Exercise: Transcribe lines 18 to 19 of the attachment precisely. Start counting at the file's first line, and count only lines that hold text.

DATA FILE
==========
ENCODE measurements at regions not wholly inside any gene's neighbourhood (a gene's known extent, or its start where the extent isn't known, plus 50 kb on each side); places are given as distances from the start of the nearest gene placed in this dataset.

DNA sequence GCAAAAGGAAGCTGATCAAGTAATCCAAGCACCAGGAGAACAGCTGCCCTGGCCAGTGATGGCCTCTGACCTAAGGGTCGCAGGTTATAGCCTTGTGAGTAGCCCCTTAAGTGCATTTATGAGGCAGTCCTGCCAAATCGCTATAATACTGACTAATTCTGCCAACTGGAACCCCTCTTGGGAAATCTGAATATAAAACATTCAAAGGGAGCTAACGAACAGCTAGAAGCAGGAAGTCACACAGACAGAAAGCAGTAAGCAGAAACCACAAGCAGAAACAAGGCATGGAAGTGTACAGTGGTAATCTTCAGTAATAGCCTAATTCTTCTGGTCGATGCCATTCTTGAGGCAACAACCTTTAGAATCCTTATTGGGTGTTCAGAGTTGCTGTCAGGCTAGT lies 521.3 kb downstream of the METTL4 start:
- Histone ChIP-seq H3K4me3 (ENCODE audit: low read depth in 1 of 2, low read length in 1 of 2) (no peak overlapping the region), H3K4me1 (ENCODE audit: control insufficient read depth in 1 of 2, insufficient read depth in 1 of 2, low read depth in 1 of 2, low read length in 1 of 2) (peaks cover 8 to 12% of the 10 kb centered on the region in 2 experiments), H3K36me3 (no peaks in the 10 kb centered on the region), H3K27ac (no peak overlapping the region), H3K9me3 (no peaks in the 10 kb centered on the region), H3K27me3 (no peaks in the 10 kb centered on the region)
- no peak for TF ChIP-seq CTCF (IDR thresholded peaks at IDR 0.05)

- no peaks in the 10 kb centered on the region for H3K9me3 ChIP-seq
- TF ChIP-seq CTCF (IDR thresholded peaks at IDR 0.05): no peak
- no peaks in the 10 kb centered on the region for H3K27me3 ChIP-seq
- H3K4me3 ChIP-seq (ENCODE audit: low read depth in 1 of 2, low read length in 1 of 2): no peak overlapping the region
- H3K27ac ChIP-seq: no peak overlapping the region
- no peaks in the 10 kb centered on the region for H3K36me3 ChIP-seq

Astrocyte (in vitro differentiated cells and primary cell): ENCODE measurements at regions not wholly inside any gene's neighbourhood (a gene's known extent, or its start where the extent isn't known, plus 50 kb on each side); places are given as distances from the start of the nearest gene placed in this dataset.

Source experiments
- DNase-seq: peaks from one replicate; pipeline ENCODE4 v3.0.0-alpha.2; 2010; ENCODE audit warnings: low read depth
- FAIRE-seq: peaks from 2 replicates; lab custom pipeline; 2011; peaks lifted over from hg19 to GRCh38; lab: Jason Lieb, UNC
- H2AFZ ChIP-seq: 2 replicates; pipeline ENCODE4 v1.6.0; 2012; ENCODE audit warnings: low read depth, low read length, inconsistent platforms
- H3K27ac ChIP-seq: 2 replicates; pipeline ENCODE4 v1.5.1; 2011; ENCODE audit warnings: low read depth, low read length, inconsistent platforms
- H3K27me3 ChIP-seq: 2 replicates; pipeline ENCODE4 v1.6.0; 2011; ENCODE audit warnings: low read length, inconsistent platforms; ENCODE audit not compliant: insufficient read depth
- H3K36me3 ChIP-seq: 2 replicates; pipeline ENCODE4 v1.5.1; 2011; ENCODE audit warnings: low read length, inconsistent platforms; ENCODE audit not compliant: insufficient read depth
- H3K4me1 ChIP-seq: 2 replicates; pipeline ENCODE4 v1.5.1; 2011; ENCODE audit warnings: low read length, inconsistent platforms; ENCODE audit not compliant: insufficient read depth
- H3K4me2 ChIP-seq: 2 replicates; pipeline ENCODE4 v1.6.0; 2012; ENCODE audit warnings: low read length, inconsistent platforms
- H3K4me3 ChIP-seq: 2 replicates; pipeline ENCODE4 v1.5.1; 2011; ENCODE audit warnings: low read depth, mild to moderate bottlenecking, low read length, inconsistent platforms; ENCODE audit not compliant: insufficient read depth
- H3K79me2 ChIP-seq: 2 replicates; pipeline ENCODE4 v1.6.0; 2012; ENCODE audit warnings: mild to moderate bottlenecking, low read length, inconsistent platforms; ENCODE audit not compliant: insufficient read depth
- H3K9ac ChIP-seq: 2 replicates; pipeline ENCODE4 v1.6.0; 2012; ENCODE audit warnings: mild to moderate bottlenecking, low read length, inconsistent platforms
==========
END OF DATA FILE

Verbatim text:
- H3K36me3 ChIP-seq: 2 replicates; pipeline ENCODE4 v1.5.1; 2011; ENCODE audit warnings: low read length, inconsistent platforms; ENCODE audit not compliant: insufficient read depth
- H3K4me1 ChIP-seq: 2 replicates; pipeline ENCODE4 v1.5.1; 2011; ENCODE audit warnings: low read length, inconsistent platforms; ENCODE audit not compliant: insufficient read depth